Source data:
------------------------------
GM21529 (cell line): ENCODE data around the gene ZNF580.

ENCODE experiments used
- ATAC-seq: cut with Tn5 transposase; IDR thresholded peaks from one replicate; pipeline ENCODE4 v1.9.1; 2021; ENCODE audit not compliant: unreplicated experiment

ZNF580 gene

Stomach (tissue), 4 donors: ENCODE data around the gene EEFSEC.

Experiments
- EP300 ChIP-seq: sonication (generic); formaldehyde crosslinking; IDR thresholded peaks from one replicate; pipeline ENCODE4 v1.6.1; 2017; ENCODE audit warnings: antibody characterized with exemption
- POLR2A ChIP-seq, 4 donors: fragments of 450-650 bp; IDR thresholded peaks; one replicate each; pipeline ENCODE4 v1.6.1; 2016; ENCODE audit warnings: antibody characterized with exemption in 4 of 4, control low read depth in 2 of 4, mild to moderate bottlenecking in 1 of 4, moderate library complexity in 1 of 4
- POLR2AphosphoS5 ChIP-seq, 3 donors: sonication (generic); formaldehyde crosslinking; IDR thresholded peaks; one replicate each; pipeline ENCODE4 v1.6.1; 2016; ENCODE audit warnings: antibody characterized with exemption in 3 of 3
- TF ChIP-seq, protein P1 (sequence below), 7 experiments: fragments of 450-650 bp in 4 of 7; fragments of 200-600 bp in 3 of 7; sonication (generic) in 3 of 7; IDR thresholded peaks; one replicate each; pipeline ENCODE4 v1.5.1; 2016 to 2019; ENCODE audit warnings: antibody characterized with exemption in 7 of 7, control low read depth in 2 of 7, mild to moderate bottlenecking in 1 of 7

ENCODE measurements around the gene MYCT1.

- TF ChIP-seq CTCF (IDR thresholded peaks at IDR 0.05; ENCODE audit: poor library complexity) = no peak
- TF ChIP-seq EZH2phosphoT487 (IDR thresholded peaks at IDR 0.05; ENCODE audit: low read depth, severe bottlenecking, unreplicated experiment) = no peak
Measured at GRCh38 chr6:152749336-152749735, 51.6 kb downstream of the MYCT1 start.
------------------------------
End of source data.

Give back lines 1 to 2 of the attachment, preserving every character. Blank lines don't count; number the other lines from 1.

GM21529 (cell line): ENCODE data around the gene ZNF580.

ENCODE experiments used